Where are the mini-yous?

I’m a high school teacher. I attended THATCamp Prime for the first time last year, and left thinking a lot about how little I know about linked data or Omeka or the ethics of iPad hacking. In fact, I’m teaching a research and writing course and just learned about Zotero about five minutes ago. This is troubling because 1) I teach the kids you’ll see in your classrooms next year, and 2) the conversations that educators have around K-12/learning/tech generally do not involve these ideas.

I’m interested in having a conversation about what K-12 (but primarily high school) teachers should know about how to move a “digital humanist” mindset into their practice, and how to begin to engage our students around these ideas. What does a mini-digitalhumanist look like? What is s/he thinking about in high school? Is there, truly, a way of thinking digitally that seems to be native to the ways that college students now approach research/etc?

Am thinking about what the outcome of this conversation might look like, other than an hour of idea-sharing ..


  1. Amanda Visconti

    I’m teaching undergrads, not K-12, but I think there’s an interesting overlap in how we present DH (both as a community open to students, and as a set of skills) to younger people who may not be aware of DH as a field or might not have the experience (e.g. knowing how working in academia feels) to discover the community or easily become part of it. I can discuss my own specific DH interests with my digitally eager students, but how might I convey the breadth of DH possibilities? What are the resources toward which I should point new digital humanists? (DH Q&A and the UCSB Toy Chest seem like good starts.)
    There’s an ongoing discussion of as to what constitutes DH; I wonder whether we could consider how to convey some of those possible definitions to our students. Perhaps a “Students’ Intro to DH” cheat sheet, with routes to literacy in some basic tools and terminology? We might discuss what kind of skills and knowledge areas we’d like to see students start to enter the community already knowing.
    What about a chart of grade-appropriate tools and example projects? For example, Wordle is a good introduction to text manipulation for grade-schoolers, but high-schoolers might get more out of something like TextVoyeur.

  2. Amanda French

    I saw an absolutely terrific presentation by Tom Woodward (@twoodwar on Twitter) about the huge disconnect between K-12 and college expectations at the UMW Faculty Academy a couple weeks ago — I think there’s a recording on blog11.facultyacademy.org/. Basically, he blamed Standards of Learning. Which is just to say that it’s not limited to digital humanities.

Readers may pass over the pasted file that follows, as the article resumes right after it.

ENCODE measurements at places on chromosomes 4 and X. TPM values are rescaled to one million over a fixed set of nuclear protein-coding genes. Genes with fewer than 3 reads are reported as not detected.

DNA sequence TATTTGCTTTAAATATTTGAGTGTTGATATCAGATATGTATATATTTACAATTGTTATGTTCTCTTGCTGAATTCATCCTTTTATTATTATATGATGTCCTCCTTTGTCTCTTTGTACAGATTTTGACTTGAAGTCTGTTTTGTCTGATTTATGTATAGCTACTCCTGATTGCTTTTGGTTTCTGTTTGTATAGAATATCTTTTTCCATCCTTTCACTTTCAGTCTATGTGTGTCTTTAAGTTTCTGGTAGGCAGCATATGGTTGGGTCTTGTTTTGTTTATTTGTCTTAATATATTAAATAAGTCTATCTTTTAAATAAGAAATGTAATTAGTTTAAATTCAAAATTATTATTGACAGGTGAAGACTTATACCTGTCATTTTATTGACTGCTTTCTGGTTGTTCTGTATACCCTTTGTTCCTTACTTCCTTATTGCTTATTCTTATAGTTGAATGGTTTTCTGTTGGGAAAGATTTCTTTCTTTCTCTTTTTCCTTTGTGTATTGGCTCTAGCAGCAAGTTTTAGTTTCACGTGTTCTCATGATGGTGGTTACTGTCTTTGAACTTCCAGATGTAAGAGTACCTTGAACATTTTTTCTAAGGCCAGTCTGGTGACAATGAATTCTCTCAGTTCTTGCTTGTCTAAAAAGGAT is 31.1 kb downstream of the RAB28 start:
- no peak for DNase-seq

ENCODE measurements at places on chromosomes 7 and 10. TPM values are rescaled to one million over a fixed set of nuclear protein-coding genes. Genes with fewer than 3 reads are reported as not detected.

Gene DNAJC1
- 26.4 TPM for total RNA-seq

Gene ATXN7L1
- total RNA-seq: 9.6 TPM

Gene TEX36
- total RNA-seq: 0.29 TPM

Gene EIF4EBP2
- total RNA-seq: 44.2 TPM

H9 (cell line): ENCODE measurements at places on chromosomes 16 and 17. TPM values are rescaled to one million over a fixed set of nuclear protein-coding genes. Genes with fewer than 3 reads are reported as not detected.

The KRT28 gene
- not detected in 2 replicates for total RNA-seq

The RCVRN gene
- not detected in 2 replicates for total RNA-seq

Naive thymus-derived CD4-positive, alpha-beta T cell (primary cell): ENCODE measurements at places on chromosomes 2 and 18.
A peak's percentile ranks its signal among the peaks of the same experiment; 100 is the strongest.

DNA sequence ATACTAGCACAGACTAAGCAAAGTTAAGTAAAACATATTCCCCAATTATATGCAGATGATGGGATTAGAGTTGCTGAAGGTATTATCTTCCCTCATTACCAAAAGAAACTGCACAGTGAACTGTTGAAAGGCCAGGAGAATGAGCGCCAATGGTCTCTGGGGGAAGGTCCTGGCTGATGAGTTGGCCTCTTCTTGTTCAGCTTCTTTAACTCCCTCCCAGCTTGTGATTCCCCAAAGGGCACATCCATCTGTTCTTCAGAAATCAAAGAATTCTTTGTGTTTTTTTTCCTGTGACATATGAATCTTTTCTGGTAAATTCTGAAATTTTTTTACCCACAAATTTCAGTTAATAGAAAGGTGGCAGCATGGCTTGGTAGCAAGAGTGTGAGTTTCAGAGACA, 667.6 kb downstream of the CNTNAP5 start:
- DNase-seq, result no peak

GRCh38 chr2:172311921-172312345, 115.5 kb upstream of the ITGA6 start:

Really, though, I’m not sure that we *do* need “mini-usses” at that level, or even the undergraduate level. What I do think is that K-12 kids and undergraduates need a bare minimum of digital literacy that they’re not getting (everyone should know HTML, I think, and some basic programming), and that they need assurance that this can be applied for humanistic ends (say, to build a website about a favorite historical figure or even an ancestor.) They also need to know how to think critically about technology, and that’s where the humanities comes in handy.

    Anyway, I won’t go on more here, but outcome or no, this’d be a great conversation to have.

  3. Brian Croxall

    This seems related to last year’s session on teaching DH in undergrad classrooms: see, among others, my session post. Unfortunately, we need to concede that if many people can’t agree on the definition of DH, then we’ll have a hard time figuring out how we can talk to K12 educators about the subject (or even deciding if we should).

    I do think that having exemplary tools that we could point to, as amandavisconti mentions above, can be a great way to introduce people to the methodologies of the digital humanities. Along with those she mentions, one shouldn’t miss DiRT.

    I do think that it would be a book for DH in general to also know what exemplary projects look like. In literary studies, I can tell you books that are good representatives of a certain type of thinking (deconstruction, Foucault, object relations, formalism, etc.). If we’ve got our list of tools, we should then have a list of those things that use those tools effectively and in creative ways.

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